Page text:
Figure 5 illustrates the solar atmospheric temperature function T(r) for various values of with the coronal temperatures inferred from the white-light-intensity radial gradient taken from eclipse photographs (Newkirk et al. 1970) and inferred from FeXIV 5303Å line-width measurements (Jarrett & von Klüber 1958). The limited resolution in r in the figure hides the transition region near . The coronal model for the spherical harmonic seems to give the best overall agreement with the measured radial profiles, but better matches the base coronal temperature. However all of the model curves show a more rapid falloff than the measured temperature profiles. Models containing an outward wind should give systematically higher temperatures with height in the corona.
Figure 5: Static solar corona T(r) for , 1, 1.5, 2, and 2.5 (from top to bottom) shown with temperature from white-light intensity in the quiet equator ( filled circles), in SW ( crosses), and in SE ( open circles) streamers (Newkirk et al. 1970), and from line-width measurements ( dashed line) (Jarrett & von Klüber 1958). | |
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Under usual conditions, e.g. quasi-steady, the large-scale and long-term system average is represented by the equilibrium state. In the quasi-steady approximation, the system evolution can be described by a sequence of nearby equilibria. Low (1977) shows that the quasi-steady approximation is applicable when magnetic adjustments are fast compared to evolutionary processes and the magnetic field is dominant over the gas, as in the lower solar corona.
A qualitative feature of MHD processes in a slowly evolving dominant magnetic field where reconnections are fast is an atmospheric restoring flow. Hydro-steady equilibria are always self-restoring. In the absence of sufficient external gas or flow pressure, a time-dependent outward gas acceleration arises outside and along rigidly held non-force-free flux tubes in the overall MHD balance, as described in Appendix E. Flows in a fixed magnetic field act generally to reestablish the equilibrium atmosphere, heating the gas compressively. As long as the timescale for magnetic evolution is relatively long, such MHD processes can have a large-scale effect since the pressure perturbation that drives the flow propagates horizontally away from flux tubes at the sound speed.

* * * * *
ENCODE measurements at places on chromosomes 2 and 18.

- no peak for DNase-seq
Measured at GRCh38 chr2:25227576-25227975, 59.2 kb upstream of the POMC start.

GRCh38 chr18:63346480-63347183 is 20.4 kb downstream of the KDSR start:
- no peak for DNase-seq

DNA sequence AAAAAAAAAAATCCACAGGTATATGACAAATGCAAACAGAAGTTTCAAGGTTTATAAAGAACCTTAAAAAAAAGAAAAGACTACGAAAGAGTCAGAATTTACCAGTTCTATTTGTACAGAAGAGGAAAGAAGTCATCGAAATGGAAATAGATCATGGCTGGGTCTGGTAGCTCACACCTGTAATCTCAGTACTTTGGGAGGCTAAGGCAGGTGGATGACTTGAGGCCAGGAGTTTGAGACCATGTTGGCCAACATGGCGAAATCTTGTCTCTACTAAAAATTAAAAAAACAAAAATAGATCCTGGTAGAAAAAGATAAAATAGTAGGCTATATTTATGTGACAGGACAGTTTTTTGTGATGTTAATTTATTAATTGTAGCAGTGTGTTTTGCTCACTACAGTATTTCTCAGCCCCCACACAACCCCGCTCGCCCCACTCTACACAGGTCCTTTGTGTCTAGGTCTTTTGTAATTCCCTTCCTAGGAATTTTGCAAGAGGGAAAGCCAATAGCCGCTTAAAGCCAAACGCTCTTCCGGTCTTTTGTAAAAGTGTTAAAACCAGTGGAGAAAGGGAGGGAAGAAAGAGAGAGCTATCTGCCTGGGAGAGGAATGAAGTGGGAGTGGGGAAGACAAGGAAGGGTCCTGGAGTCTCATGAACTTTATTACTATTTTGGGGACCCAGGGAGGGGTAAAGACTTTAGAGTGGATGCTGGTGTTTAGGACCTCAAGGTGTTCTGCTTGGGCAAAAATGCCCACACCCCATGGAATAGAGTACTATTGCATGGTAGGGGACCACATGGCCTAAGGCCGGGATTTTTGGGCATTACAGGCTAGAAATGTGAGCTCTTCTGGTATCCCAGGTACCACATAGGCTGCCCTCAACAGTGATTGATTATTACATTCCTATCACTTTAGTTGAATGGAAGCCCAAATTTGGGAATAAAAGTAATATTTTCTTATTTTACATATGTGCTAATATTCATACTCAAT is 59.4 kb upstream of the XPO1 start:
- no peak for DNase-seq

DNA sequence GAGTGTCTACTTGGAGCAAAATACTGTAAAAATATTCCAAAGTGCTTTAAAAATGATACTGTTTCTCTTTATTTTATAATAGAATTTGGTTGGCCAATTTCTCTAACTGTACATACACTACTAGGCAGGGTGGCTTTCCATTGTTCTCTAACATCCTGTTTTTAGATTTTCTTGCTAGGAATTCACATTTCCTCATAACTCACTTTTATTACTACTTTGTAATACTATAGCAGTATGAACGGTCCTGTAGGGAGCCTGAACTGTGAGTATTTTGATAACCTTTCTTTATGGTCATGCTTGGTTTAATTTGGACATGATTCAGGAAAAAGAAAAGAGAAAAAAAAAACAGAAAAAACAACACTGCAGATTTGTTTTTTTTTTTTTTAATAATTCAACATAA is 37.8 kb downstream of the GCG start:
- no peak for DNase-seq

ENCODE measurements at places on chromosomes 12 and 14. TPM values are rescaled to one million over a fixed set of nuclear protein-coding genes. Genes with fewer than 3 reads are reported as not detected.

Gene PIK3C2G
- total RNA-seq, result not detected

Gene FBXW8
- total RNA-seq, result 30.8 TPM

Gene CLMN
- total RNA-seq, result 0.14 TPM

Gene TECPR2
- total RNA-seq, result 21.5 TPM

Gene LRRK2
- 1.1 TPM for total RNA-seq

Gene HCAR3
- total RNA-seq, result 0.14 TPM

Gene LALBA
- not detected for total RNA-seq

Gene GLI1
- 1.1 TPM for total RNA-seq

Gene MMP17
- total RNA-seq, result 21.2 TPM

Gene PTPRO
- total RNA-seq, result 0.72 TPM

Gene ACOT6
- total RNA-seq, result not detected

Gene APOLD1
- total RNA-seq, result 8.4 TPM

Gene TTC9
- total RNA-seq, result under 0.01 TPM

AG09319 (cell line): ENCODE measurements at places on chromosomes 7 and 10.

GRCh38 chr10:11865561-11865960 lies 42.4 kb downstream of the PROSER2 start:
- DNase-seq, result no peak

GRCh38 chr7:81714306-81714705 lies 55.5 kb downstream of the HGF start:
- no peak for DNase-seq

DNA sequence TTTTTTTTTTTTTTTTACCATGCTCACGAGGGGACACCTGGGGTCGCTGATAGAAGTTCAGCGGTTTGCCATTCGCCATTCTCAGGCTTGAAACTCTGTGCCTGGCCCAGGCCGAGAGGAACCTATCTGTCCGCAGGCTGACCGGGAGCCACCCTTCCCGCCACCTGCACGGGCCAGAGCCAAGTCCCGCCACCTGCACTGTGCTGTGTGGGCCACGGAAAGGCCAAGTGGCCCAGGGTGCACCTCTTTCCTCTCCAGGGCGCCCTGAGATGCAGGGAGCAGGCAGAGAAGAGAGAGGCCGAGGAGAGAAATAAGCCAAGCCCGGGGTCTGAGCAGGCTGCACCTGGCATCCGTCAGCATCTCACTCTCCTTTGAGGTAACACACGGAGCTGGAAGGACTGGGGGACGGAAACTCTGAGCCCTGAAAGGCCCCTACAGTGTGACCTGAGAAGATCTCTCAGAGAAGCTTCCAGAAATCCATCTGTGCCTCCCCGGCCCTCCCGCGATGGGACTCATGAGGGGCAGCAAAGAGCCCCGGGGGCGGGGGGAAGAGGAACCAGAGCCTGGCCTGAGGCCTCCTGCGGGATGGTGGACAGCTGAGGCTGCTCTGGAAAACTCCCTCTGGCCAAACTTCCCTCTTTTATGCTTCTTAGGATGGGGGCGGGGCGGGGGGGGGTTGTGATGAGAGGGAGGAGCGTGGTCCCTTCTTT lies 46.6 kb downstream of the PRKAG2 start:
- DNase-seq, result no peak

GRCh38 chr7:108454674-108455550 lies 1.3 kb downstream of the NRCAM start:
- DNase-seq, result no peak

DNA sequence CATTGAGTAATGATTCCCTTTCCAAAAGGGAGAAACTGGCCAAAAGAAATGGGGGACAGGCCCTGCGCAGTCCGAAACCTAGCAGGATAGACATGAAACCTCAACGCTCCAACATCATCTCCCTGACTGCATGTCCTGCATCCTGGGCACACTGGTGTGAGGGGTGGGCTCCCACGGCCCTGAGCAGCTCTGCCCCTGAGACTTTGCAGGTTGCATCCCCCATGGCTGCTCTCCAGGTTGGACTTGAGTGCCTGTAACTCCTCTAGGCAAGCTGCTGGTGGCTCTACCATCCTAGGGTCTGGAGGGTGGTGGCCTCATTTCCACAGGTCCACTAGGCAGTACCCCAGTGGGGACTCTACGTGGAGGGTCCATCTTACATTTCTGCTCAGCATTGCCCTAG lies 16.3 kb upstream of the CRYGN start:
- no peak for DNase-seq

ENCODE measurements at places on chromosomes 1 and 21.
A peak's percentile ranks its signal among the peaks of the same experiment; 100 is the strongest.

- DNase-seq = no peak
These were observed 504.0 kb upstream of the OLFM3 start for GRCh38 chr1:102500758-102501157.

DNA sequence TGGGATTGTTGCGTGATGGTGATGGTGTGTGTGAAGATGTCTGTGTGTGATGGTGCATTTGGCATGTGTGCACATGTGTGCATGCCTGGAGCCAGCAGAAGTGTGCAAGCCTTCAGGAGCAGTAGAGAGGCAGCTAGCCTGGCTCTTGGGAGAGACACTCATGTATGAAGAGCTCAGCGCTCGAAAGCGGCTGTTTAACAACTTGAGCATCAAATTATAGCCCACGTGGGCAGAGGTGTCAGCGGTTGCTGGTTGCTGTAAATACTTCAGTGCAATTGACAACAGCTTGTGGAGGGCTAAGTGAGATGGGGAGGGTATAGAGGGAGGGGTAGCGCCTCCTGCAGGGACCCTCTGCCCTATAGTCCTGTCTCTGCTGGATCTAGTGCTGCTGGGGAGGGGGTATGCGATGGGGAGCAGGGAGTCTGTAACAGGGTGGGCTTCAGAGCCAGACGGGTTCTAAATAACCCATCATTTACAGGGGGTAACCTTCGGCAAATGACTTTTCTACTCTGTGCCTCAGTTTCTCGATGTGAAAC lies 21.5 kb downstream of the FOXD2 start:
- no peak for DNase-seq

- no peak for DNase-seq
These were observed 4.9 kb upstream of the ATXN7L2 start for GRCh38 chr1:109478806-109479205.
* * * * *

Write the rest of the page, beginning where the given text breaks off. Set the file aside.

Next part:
The available energy for outflows must be limited and the atmosphere has to eventually cool, distorting and geometrically stressing the coupled magnetic field, which contributes to magnetic instability. The magnetic field can be perturbed in other ways too, for example by new flux coming up from the convection zone below or by photospheric twisting and flux-tube motions. Magnetic evolution is complicated since unstable equilibria are generally possible where perturbations reduce the overall energy of the system. Also local deviations may persist within field allowances before equilibria can be resolved. However if the new magnetic equilibrium after fast reconnection is mostly force-free containing rigidly held non-force-free flux tubes, outflows again must reestablish the equilibrium gas-pressure profile of a depleted cool atmosphere, applying the argument from Appendix E.
MHS restoring flows may provide an important coronal heating mechanism, which can exist consistently along with other heating processes. By offseting the total coronal energy requirement, other heating sources should add stability to the large-scale magnetic field and thus longevity to the magnetic evolution. The total coronal energy requirement is estimated conventionally using heat-flux scaling relations for loops and homogeneous regions (Hammer 1982; Hearn & Kuin 1981; Rosner et al. 1978). If sufficient magnetic energy is not available from evolutionary processes to offset losses, then pure force-free cool equilibria may be the only possibility.